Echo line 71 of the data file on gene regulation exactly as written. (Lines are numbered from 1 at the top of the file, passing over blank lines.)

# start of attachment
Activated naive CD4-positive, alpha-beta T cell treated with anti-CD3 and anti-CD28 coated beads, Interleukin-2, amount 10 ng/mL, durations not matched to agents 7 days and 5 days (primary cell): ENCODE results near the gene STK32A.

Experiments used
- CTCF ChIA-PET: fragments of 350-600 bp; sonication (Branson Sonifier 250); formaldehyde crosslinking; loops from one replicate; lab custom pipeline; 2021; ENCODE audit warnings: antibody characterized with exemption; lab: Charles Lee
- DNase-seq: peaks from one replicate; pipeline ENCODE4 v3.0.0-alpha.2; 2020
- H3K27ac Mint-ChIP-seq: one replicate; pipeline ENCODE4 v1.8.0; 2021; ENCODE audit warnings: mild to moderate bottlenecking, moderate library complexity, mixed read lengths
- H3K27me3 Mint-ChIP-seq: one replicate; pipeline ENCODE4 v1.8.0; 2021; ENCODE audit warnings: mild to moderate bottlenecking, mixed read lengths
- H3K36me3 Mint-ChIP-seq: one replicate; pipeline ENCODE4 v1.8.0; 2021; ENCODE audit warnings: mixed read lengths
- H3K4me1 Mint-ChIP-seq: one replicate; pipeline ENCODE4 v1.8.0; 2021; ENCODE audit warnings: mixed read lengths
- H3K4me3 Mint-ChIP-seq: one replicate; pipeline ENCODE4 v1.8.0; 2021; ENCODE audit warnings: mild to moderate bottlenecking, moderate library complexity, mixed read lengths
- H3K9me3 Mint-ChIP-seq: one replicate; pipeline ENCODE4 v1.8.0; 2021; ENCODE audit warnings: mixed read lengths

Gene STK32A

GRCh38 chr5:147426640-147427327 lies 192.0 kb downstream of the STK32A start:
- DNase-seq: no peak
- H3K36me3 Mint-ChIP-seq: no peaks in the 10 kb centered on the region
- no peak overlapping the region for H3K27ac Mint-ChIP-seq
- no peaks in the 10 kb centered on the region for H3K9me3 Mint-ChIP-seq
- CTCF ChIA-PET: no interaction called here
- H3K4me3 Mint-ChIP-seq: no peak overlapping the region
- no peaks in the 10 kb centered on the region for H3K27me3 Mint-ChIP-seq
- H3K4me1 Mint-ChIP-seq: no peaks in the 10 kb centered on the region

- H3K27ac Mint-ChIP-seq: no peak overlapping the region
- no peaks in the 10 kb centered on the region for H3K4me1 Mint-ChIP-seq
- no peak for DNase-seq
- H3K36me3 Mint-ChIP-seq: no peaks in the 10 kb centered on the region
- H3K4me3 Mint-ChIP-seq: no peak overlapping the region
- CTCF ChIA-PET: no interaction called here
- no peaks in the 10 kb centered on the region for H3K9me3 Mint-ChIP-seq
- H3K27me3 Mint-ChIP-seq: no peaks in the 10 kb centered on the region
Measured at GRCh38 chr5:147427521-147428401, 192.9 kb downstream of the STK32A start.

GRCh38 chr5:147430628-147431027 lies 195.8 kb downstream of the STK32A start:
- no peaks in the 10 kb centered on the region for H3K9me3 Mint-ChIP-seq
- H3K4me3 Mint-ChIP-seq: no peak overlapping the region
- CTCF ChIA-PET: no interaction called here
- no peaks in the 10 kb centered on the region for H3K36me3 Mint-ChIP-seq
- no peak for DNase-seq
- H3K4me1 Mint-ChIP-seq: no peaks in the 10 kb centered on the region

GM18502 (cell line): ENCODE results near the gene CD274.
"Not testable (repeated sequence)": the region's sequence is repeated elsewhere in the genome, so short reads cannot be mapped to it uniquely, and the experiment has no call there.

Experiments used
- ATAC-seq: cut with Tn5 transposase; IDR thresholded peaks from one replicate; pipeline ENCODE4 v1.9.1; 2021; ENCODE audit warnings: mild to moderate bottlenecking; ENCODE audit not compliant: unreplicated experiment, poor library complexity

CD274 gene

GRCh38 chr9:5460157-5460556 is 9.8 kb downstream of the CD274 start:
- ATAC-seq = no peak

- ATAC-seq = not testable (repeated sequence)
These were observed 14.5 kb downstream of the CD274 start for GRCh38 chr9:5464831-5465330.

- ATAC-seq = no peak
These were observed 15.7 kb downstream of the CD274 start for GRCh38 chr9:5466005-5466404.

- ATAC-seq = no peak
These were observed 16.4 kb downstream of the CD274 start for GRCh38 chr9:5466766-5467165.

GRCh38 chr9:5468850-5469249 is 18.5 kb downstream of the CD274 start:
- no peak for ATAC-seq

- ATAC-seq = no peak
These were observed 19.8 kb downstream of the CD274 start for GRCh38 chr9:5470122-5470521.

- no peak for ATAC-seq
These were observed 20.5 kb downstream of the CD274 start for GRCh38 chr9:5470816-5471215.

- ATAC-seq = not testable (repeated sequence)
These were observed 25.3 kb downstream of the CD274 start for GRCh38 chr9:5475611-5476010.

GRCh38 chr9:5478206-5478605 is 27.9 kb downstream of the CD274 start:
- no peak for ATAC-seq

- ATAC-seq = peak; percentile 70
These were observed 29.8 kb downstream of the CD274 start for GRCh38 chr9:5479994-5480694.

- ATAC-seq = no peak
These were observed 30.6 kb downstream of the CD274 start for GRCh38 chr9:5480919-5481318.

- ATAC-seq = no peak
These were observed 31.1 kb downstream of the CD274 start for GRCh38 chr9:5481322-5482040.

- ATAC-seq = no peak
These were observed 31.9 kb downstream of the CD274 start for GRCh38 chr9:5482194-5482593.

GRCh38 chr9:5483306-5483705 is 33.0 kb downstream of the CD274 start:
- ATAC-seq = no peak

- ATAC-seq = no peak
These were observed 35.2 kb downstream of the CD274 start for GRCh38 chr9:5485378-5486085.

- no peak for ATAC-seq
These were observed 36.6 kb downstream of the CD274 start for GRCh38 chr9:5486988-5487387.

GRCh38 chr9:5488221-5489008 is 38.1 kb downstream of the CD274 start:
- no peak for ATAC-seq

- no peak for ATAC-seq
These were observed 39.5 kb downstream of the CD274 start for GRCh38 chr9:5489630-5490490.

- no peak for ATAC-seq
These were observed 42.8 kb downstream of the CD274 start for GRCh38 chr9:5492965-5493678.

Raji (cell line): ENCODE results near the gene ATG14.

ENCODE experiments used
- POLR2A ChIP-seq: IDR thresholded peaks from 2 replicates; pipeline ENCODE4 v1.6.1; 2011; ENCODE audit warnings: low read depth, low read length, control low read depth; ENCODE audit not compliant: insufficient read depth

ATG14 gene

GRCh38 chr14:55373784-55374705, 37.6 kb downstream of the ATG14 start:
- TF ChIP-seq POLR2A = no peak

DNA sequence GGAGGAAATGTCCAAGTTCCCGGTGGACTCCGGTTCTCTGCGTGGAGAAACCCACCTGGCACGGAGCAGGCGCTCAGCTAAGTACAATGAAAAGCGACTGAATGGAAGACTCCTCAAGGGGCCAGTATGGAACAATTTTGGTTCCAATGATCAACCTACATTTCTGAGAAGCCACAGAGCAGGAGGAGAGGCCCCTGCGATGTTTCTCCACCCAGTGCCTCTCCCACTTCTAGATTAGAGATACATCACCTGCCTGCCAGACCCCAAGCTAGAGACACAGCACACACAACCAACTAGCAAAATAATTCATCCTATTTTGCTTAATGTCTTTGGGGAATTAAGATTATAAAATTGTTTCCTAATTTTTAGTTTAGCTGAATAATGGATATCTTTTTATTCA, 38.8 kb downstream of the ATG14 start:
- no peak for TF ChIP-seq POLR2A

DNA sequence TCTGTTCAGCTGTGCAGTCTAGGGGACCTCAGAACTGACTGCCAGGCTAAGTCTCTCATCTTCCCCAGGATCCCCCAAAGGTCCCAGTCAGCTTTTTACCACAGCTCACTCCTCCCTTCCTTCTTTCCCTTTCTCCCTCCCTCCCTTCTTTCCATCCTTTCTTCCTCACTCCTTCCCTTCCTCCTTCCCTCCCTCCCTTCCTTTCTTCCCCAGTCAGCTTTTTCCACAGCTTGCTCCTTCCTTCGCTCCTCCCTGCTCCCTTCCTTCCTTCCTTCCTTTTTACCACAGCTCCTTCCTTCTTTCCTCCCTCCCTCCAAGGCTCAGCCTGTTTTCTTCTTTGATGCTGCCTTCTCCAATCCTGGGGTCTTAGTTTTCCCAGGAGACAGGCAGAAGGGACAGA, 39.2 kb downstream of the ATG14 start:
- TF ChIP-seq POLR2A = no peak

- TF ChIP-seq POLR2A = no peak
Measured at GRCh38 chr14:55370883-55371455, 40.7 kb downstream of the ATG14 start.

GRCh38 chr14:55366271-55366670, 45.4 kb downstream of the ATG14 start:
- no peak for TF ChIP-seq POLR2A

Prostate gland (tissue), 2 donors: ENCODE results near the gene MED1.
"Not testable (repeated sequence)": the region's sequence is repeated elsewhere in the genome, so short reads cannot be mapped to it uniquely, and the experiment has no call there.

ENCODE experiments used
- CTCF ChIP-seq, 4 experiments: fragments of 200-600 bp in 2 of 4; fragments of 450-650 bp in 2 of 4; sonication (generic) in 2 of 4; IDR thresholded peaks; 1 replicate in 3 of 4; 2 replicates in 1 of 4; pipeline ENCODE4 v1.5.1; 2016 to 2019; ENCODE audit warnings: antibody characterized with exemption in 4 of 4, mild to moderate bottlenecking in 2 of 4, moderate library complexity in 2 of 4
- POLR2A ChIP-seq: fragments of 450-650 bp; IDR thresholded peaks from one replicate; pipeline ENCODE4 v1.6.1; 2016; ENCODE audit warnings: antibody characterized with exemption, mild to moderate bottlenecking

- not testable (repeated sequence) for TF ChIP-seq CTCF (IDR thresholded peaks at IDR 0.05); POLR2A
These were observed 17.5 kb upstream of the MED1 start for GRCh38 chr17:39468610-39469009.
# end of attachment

These were observed 35.2 kb downstream of the CD274 start for GRCh38 chr9:5485378-5486085.